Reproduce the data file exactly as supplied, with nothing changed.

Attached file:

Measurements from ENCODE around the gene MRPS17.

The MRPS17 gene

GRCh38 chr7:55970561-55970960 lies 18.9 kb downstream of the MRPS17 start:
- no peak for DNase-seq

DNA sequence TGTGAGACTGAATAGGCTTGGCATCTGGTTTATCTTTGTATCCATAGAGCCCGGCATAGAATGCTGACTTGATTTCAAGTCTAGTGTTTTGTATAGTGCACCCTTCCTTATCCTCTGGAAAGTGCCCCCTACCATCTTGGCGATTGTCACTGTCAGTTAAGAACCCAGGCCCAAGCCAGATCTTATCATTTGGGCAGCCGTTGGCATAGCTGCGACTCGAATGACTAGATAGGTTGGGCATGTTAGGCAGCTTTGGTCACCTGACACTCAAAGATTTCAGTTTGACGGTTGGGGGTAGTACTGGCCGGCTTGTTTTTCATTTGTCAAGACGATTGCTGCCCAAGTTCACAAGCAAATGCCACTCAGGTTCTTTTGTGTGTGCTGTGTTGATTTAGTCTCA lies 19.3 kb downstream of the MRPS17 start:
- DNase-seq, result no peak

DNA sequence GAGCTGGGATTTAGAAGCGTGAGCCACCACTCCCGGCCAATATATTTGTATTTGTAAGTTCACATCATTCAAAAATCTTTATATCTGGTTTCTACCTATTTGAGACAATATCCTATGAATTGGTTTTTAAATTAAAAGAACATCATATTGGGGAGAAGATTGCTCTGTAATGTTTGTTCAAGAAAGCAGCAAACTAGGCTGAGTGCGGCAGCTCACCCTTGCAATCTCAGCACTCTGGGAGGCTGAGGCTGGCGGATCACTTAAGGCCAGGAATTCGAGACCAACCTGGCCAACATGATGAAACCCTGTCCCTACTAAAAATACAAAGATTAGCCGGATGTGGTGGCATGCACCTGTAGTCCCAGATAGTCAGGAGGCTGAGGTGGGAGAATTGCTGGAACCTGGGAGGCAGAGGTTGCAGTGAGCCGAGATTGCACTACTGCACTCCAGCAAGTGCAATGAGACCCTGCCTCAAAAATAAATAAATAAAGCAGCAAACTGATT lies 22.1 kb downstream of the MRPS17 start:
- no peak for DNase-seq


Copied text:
Measurements from ENCODE around the gene MRPS17.

The MRPS17 gene

GRCh38 chr7:55970561-55970960 lies 18.9 kb downstream of the MRPS17 start:
- no peak for DNase-seq

DNA sequence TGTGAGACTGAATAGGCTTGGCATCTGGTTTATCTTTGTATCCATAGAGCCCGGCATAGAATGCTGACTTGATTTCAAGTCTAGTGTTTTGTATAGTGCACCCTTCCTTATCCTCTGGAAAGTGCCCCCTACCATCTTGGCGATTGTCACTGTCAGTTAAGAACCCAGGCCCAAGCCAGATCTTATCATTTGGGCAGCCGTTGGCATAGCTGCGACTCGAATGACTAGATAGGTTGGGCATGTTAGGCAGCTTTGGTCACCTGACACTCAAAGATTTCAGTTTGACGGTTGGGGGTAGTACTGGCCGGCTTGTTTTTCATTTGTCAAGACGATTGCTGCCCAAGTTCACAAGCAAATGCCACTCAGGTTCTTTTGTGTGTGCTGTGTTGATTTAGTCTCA lies 19.3 kb downstream of the MRPS17 start:
- DNase-seq, result no peak

DNA sequence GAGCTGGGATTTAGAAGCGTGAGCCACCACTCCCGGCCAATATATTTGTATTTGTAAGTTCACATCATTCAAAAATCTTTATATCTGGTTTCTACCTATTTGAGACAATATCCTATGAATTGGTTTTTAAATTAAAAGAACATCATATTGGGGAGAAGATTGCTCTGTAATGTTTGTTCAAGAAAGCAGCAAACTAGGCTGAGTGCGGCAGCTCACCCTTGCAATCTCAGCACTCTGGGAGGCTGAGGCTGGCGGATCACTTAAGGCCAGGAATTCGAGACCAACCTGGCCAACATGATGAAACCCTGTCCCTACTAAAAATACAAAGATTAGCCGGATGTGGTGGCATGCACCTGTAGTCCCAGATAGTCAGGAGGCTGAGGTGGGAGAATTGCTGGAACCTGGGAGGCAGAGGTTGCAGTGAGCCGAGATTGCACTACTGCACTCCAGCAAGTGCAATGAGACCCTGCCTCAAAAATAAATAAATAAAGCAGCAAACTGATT lies 22.1 kb downstream of the MRPS17 start:
- no peak for DNase-seq